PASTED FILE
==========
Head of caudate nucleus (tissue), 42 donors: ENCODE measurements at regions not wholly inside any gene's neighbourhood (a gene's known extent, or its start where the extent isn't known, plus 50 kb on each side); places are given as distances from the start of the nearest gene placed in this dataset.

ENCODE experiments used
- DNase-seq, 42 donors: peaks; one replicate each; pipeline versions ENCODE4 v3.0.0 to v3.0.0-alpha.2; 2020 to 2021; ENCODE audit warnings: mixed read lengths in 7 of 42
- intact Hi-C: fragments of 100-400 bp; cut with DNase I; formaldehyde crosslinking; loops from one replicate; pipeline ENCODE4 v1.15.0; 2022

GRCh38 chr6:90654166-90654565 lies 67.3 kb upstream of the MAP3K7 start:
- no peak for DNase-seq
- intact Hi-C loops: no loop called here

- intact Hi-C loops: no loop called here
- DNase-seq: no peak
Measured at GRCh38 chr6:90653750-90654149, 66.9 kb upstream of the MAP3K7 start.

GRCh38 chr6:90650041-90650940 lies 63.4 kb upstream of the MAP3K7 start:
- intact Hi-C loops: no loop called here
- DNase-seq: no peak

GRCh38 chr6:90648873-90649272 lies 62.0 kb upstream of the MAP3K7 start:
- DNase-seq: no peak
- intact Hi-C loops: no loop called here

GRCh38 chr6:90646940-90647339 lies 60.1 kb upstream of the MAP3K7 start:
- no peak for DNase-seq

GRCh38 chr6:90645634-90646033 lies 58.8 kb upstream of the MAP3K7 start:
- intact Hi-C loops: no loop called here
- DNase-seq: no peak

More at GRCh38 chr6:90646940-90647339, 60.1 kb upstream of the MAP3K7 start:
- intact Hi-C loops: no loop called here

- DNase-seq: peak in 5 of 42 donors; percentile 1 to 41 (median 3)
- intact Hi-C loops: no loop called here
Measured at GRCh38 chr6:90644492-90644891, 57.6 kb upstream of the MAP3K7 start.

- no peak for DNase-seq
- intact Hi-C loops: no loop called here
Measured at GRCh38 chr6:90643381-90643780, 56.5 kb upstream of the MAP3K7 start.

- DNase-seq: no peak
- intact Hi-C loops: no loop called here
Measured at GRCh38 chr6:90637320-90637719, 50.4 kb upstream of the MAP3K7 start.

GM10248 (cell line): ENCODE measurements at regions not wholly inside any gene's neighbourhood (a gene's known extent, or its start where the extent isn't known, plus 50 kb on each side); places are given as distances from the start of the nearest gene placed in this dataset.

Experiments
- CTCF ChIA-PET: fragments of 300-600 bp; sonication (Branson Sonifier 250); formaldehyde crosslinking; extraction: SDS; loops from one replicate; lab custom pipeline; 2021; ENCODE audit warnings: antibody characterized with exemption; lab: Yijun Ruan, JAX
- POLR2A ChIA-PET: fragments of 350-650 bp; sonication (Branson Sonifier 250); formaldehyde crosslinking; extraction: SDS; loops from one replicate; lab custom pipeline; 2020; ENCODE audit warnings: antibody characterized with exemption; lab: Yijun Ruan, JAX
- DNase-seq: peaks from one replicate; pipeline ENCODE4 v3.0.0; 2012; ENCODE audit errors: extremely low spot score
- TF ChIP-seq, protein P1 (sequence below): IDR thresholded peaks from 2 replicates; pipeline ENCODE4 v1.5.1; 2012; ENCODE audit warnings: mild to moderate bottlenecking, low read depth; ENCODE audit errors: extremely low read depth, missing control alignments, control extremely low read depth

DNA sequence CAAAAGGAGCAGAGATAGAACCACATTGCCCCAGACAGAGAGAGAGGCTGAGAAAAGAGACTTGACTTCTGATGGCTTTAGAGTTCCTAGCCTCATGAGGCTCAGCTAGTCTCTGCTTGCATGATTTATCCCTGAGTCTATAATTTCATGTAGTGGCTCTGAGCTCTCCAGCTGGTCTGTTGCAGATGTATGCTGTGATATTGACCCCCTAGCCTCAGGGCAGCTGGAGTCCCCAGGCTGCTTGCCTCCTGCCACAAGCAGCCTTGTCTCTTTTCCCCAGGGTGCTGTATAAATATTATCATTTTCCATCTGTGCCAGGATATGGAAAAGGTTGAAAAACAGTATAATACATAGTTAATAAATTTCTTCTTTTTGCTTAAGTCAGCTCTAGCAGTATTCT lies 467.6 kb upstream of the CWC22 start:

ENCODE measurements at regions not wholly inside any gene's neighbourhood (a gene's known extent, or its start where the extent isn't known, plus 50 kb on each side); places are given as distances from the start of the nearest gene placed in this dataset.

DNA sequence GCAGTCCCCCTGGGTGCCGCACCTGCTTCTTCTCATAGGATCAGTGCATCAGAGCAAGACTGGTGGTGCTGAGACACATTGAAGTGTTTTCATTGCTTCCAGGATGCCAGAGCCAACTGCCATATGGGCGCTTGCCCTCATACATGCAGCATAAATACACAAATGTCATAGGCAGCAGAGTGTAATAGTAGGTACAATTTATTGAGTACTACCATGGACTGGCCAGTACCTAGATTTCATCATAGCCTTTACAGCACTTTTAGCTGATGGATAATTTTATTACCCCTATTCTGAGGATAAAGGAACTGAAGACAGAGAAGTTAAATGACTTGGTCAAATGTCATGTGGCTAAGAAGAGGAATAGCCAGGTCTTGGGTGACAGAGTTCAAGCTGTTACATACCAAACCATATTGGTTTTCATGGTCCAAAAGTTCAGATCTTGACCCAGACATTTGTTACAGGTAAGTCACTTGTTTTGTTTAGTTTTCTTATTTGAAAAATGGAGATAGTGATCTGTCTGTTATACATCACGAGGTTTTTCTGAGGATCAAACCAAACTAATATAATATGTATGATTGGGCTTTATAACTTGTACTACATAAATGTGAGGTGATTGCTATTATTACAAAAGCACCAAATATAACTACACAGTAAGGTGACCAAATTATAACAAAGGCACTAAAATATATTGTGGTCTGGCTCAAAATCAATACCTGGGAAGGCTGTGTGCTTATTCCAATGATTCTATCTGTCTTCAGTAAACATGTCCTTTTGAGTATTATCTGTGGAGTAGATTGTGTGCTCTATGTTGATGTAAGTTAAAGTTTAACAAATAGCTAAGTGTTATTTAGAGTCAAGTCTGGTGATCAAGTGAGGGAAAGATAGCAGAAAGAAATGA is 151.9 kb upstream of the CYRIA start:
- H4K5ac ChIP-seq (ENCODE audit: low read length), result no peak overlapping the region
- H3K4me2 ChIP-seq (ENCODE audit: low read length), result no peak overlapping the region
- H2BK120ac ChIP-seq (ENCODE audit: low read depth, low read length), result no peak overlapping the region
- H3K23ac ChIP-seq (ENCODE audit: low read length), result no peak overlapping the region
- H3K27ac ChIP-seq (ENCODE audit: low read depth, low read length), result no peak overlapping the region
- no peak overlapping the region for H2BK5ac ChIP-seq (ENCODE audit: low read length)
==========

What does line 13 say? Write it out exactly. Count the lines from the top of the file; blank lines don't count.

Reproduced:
- DNase-seq: no peak